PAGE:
I love summer. I love swimming when it’s hot. I love the smell and feel of the water. I love to see calm glass-like water with native brookies rising. I prefer the warmer fresh water over ocean water. Life is, and should be, good. Yet, for as long as I can remember, I’ve had this love-hate relationship with water, in particular, when it comes to recreating in it. I have a long history of training to dislike water, and especially rivers. As a child it seems that when there was a tragedy, it involved rivers. I heard story after story about the Kennebec River, which legend says to claim at least one person each year. A family of three moved to our neighborhood after she and her husband lost two of three boys, who fell through the thin ice on the Kennebec. My other neighbor’s grandfather was a victim of the Kennebec after he was swept off the dam while working in Skowhegan. A father and son drowned in the Kennebec river one spring, and teens are said to have drowned while swimming “the ledges”, a strictly forbidden spot on the Sandy River, and rafters have died on the Dead River. Perhaps these tragic stories were told by my parents as an attempt to teach us a healthy respect for the rivers, or to voice their own fears because neither of my parents were swimmers; however whatever the reason, it’s had a lasting and negative effect on me as an adult.
So without question, the Kennebec River was totally off limits to recreating, and since we didn’t have a pool, if we wanted any type of relief from the heat, we ventured to the local swimming hole on the Sandy River. The waters were controlled by a dam; sometimes the river was high, and sometimes not. Each year, the river changed due to the spring floods, so we never knew what we’d encounter for depth and current. I struggled crossing the river to our swimming hole, but once there, I loved it. Once I was in my safe spot, I swam, but I never swam where the older kids did because I was afraid of being carried away by the current. It didn’t help that despite my belief I was a good swimmer, I have never been a strong swimmer. Taking free swimming lessons in Smithfield offered through the Red Cross meant two weeks a year to learn how to swim. It also meant facing my inherent fear of deep water when we were forced to dive off the float. I finally passed Beginner’s level just before junior high…and I never went back. My parents eventually put in a giant in-ground pool which meant no more trips to the river. Having a pool provided me an escape from my fear of the river, but it never erased it.
My fear transformed into the mother who was always making sure there were life jackets involved in anything water related. Even though the legal age requirement for kids to wear a life jacket is 12 years old, I always told my kids 16 years old. Hey, it worked for me. I worried seeing my oldest son swim too far from the boat despite the fact that he was on the water every day working for a marina, had his captain’s license, and loves whitewater kayaking. While my husband and older son choose not to wear one, I refuse to swim outside of the boat without a life jacket, and I always wear my life jacket in the canoe. I’m there to have a good time, and I’m not about to let a little water hold me back!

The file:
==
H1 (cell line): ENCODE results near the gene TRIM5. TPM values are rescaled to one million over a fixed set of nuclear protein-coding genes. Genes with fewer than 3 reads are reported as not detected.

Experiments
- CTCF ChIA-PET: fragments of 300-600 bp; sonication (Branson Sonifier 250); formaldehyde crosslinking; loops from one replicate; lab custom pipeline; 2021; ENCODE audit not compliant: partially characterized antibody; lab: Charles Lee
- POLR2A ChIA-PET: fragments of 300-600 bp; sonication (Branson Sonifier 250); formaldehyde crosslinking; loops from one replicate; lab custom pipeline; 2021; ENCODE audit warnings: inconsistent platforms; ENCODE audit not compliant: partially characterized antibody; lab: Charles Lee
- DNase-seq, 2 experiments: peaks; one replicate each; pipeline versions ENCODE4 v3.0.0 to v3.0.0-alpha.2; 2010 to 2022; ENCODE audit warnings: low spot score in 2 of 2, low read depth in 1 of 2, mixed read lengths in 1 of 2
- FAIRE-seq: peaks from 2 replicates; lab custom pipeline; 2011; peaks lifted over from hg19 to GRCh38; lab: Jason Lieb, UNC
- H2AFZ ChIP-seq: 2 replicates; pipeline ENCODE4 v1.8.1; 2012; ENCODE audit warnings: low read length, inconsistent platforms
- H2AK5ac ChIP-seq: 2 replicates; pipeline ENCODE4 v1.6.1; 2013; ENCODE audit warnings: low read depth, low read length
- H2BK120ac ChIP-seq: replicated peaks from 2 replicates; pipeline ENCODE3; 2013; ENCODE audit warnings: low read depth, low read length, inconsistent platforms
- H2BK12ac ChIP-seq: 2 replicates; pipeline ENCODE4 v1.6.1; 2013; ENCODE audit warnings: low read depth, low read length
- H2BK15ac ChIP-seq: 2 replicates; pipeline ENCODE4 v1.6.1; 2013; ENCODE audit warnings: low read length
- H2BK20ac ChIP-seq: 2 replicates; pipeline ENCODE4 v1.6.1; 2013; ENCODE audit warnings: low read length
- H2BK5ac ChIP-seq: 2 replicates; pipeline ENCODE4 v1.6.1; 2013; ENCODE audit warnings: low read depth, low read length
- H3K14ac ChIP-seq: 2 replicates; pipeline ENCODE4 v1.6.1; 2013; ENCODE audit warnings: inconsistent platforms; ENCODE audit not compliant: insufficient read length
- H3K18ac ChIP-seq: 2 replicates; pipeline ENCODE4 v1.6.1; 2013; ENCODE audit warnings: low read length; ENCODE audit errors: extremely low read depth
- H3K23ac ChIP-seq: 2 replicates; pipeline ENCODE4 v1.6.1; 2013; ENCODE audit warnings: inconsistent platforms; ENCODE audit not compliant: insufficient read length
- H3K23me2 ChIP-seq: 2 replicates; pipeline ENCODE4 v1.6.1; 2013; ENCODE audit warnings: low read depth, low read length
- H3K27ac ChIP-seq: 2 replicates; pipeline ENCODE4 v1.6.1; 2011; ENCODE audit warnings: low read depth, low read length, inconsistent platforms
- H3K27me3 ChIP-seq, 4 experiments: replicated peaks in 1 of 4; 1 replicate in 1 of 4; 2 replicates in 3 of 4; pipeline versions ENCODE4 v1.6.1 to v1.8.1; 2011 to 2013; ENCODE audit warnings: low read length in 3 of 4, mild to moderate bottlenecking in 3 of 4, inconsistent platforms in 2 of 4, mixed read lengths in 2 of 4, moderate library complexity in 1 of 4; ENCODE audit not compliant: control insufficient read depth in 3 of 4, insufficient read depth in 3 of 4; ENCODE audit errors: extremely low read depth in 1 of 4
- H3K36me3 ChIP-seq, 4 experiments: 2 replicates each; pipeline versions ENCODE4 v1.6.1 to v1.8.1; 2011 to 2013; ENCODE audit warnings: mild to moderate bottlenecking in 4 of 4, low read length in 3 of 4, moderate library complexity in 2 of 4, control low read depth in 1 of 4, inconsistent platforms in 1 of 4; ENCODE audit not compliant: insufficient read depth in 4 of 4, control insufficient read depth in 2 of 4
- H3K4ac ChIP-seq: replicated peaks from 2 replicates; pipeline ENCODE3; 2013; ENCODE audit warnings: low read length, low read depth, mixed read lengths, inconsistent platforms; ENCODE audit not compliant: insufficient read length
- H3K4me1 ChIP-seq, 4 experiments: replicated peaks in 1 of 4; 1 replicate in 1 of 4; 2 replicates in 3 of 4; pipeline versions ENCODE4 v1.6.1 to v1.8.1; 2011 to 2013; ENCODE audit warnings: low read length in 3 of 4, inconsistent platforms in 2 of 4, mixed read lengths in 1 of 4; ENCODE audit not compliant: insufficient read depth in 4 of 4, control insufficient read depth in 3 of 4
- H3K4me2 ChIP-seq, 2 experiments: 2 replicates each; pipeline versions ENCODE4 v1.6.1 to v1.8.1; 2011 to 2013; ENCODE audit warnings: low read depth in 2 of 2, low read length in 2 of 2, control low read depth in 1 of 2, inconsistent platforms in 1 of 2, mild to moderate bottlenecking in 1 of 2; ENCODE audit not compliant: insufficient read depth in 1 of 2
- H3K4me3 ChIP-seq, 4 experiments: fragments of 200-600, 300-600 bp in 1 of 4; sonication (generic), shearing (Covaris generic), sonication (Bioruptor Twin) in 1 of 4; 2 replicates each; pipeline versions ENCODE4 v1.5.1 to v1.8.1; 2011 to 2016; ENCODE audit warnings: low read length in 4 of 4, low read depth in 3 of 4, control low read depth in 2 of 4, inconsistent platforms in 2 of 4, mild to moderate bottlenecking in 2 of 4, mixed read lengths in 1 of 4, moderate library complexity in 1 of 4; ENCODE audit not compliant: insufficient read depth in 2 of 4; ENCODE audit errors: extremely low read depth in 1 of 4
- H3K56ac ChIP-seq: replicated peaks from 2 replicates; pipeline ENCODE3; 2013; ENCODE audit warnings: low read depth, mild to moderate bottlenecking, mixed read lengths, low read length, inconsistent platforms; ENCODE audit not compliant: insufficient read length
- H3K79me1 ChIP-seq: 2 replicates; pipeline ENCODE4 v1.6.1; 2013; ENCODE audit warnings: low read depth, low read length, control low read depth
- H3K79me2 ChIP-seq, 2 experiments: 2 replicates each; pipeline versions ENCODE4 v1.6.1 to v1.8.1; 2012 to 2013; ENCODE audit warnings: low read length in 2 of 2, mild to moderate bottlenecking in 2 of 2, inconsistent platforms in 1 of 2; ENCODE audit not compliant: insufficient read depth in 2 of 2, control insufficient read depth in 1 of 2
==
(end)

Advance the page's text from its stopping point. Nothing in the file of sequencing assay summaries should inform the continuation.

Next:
As my love for hunting and fishing grew, it spurred this desire to try all kinds of adventures. I had never been whitewater rafting but had always wanted to try it, but at the same time I was scared out of my mind. When we finally were given the opportunity to whitewater raft the Kennebec, I was pretty excited and I can even say I had a good time during the actual rafting of the rapids.
At the end of the ride, the river flows softer, and many rafters got out and floated alongside the rafts. Oh joy! The photos don’t tell the story of my being convinced to get out of the raft and swim along side of it. My helmet was too big and kept falling over my eyes. The current was stronger than I thought. I could barely move in the water, which was paralyzingly cold even though I had a wetsuit on. When I got my bearings, my son was floating away and I panicked to grab him. Although I thought he was struggling, he swears he wasn’t. This story has only added fuel to the hazing I take from my oldest son regarding my fear of water. Once he was safely back in the raft, and I was hauled aboard, I somehow felt like a failure right then. Looking back, I now know that I had taken a big step towards my fear of river water. I still hope to go back again for a “do over” with a more positive outcome.
Even though I didn’t have the best experience, I did challenge myself and that’s a motto that I’ve been trying to live by every time I do something new. I enjoy pushing myself out of my comfort zone. I take each time I do something and make it a challenge. I actually get in the water on the Dead River, Sandy River and Carrabassett while I fly fish. If I didn’t I wouldn’t be able to catch all the wonderful fish I’ve caught. I don’t wear a life jacket because where I go, the water is only about waist deep and I know my limits. Unlike the boys, I have no intentions of taking an unplanned swim. With proper waders, boots and my hiking stick, I have been able to navigate the river and fish, and that’s what I love most. I still face my fear of river water every time I step in the river, but it’s a healthy one. I still plan to fly fish the Kennebec River this summer, and I’ll let you know how that goes. In the meantime, get out there. Be safe, be smart, and challenge yourself!
One thought on “My Love-Hate Relationship With Water”
I share your dislike of deep water. Swimming in a pool most of my childhood made me feel safe. Even now I don’t like seeing my kids swim across the Sandy River, even though it is far gentler than the Kennebec. As always, your stories make me want to go outside and learn something new!
LikeLiked by 1 person